“What can it mean, Constance? Surely something strange must have happened! Read what it says, and from the beginning!”
Smoothing out the paper, she did as I asked, and this is the sad message the letter contained:
“Dying, my child, I may at last speak out my soul’s wish as it is and has been from the first, concealing nothing nor adding a word. My heart is now too weak, too yearning, too inexpressibly sad, to longer harbor reserve or any mystery of life. Sickness and tears and years of tender longing, my child, for you, my next of kin, have melted it; and now, coming to the end of my days, I may, all too late, speak as I am, and was even in the old time when your father and mother were yet alive. Of my coldness, oh, believe me! it was never real, but only a cloak, a shadowy thing put on without thought. For it had no real substance, but hid my heart, and foolishly, to my life’s undoing. I have no one but you, my child, and dying I am alone and forsaken, for only the walls of my house answer back my call for love and sympathy. Surely, if I have sinned through pride and in hiding my heart from you and those who sleep in their graves, I have suffered and am punished beyond bearing. You could have loved me, and your sweet-faced mother ever sought to win from me some show of tenderness; but erring, I put off the day of yielding until it was too late. Now I am as one abandoned in the world, for when you come to die only those of your own blood can respond to your heart’s yearnings. Sweet child, if you can yet conjure up some shadow of kindness for your poor aunt, come to her in her sickness and loneliness, that she may press you to her heart and have you by her when she yields her life to God. For believe me, her persecution, as you thought, was but her love and striving for your welfare, but oh, how mistakenly conveyed, as all her acts have been from the beginning. Then forgive and pity her, sweet one, and hasten if you would let her see you before she dies.”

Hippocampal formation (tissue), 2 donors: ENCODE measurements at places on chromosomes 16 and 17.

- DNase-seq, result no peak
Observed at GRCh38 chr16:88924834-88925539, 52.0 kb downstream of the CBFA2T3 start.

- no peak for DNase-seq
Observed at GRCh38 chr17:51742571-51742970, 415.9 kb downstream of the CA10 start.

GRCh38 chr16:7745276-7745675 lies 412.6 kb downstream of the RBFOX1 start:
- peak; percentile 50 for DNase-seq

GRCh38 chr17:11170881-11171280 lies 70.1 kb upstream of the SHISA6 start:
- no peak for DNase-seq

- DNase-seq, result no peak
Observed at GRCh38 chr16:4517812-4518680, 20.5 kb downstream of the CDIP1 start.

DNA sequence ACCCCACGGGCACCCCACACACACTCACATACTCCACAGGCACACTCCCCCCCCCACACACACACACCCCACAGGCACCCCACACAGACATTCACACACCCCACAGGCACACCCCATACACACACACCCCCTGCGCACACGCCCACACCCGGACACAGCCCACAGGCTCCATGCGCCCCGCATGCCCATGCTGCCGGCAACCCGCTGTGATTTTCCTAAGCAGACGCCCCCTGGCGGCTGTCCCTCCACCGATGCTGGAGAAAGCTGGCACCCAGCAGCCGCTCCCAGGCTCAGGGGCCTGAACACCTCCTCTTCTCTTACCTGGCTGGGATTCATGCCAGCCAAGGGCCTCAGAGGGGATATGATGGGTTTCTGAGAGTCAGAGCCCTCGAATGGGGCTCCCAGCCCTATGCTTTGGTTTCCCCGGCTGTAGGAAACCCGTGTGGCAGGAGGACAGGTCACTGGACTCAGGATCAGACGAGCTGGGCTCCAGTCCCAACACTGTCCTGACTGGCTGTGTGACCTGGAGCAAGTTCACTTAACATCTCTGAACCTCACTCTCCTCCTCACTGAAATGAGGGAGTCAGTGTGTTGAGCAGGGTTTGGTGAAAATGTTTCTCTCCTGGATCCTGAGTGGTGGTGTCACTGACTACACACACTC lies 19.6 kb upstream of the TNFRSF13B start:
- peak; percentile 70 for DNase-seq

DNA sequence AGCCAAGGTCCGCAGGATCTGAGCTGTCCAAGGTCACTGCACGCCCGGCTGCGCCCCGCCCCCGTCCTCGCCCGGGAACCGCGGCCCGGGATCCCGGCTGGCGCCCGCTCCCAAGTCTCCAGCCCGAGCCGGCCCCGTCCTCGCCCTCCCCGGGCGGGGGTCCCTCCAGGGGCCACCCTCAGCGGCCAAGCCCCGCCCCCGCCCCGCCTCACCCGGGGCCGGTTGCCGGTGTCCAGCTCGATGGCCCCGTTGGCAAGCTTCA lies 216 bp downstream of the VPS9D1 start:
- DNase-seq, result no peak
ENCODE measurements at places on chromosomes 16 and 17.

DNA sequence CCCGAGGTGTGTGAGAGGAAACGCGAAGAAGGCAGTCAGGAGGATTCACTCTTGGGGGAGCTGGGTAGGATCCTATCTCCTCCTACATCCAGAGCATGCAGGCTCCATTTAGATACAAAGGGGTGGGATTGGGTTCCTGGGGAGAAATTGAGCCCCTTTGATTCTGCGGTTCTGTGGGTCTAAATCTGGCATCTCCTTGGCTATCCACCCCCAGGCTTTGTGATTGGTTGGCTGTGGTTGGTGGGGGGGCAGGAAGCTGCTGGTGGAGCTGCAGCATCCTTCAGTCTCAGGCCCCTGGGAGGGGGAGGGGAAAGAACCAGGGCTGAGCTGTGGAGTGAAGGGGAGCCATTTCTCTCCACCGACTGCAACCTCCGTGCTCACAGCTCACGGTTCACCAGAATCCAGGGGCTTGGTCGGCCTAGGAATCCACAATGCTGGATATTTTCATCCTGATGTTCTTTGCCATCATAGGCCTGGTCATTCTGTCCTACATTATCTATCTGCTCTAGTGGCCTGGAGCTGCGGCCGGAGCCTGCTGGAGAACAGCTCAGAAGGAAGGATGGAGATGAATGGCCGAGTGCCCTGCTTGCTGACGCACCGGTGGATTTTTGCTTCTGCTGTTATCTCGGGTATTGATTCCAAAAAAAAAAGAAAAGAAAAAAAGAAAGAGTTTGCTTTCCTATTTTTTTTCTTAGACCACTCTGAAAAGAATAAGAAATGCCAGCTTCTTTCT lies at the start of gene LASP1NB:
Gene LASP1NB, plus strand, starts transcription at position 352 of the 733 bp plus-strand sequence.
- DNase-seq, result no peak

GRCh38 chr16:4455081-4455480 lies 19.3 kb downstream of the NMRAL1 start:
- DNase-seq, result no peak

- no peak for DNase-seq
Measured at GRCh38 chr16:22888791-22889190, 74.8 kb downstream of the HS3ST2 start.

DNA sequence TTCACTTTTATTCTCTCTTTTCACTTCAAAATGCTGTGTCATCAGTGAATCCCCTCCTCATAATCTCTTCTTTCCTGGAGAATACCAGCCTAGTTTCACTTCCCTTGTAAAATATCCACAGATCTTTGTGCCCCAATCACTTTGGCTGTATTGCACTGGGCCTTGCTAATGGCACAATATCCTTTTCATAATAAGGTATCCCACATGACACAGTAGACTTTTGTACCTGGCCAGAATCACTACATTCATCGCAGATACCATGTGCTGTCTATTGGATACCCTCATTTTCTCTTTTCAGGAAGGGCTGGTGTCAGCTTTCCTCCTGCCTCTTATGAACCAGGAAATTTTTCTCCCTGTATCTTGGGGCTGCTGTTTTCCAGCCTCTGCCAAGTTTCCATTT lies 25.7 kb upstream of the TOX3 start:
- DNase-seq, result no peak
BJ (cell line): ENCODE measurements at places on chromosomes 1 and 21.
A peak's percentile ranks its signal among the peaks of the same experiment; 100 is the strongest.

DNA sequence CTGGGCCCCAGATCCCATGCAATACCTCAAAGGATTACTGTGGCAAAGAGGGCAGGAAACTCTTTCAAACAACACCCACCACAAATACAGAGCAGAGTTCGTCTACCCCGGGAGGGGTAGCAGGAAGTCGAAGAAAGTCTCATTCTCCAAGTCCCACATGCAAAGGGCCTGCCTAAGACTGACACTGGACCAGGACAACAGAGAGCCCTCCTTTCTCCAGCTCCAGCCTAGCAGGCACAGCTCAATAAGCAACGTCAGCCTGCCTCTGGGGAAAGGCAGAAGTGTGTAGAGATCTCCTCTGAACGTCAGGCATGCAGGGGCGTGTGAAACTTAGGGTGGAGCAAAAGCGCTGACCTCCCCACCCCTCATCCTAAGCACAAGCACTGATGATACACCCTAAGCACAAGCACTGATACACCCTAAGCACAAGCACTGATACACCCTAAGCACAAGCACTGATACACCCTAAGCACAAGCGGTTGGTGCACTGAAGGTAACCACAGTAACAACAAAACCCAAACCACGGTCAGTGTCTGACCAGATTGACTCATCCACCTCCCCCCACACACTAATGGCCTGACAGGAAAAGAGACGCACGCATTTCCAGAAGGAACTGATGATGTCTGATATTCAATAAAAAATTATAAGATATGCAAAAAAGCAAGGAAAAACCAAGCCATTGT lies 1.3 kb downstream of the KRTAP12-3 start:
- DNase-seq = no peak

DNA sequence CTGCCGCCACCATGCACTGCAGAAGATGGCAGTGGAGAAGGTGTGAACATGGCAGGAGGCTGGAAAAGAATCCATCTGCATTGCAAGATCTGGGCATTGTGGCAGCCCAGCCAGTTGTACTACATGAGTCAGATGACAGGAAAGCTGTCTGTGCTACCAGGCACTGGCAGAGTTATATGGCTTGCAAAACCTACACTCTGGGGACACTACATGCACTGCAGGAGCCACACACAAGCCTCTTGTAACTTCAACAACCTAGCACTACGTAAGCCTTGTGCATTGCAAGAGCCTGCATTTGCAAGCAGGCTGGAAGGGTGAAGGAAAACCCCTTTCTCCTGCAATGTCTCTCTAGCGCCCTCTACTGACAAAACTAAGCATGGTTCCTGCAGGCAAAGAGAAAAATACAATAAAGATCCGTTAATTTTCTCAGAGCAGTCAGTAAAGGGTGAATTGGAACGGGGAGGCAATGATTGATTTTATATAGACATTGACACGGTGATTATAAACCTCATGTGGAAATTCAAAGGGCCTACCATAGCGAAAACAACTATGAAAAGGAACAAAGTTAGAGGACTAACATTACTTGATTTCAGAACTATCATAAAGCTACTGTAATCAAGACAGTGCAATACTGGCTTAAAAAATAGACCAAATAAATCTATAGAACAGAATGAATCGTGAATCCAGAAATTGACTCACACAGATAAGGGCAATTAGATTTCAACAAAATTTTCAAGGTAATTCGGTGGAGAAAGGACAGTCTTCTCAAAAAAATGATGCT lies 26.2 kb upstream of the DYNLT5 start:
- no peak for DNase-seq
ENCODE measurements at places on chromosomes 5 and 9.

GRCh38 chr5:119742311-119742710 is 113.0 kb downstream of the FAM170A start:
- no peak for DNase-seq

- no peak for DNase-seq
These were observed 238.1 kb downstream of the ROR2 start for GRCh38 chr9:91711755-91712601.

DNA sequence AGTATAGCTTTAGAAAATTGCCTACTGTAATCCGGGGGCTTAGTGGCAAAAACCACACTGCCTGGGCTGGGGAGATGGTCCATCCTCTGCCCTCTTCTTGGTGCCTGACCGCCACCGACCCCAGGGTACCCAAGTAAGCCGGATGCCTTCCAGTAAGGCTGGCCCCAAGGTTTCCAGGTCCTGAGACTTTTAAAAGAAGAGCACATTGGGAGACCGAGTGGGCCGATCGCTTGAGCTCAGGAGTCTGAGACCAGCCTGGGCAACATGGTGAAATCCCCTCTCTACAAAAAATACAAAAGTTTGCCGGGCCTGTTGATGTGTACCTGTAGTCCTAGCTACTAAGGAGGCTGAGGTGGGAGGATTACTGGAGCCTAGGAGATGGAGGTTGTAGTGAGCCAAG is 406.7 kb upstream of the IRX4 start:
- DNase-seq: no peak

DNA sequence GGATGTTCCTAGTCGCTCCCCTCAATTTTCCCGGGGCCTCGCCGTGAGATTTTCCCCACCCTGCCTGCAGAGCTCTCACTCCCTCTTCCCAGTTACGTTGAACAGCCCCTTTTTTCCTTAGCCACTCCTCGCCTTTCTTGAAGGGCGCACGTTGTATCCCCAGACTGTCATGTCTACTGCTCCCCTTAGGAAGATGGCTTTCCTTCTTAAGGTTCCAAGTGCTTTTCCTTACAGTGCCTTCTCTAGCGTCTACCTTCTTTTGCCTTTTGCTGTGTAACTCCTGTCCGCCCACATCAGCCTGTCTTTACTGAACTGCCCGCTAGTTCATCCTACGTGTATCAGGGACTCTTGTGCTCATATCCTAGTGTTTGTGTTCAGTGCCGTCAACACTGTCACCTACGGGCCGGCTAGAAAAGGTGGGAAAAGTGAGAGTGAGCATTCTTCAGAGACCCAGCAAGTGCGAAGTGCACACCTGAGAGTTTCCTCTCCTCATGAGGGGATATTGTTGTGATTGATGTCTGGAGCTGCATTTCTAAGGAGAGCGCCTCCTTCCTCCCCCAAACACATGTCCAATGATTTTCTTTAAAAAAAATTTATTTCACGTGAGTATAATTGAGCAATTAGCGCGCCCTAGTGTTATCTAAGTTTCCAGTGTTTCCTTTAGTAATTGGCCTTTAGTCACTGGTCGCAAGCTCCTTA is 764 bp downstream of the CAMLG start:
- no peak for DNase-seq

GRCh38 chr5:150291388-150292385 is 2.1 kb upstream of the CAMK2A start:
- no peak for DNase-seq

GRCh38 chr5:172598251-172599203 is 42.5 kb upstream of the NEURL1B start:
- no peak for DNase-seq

Tears ran down our faces long ere Constance had finished reading, for of its truthfulness we had no shadow of doubt.
“Surely, she has been punished, if she has erred,” Constance at last said, as she took up the letter again.
“Yes; and how I have mistaken her all these years,” I mourned, for I could not now doubt her love and affection.
“You can’t be blamed, Gilbert, for she made no sign,” Constance answered, as if to comfort me; “but how lonely her life must have been, and how greatly she has suffered.”
“Had I gone to her as I ought, her coldness would have quickly given place to show of love; and it is I, not she, who should ask forgiveness,” I answered, remembering with shame the scant respect I had shown her.
“You were not in fault, Gilbert, for she being older and wiser should have been first to open her arms. How could you know her heart?” Constance answered, excusing me, as she did in all things.
“I wonder if all letters are so full of tears?” I exclaimed, taking the missive tenderly in my hands. “But see the date, and how long it has been in coming! She will have died, I know, ere I can reach her!”
“You will go to her, then?” Constance answered.
“Yes, and to-day, if there is a way,” I answered, getting to my feet.
“Oh, you can’t go so soon, Gilbert, and on so long a journey!” Constance answered, putting up her hand as if to restrain me.
“Why not? The distance is nothing,” I answered, with some pride.
“See, Gilbert, what is this?” Constance interrupted, unfolding a paper she had picked up from the ground; “an order to pay you money, and for five hundred dollars. Surely, your aunt means all she says and more!”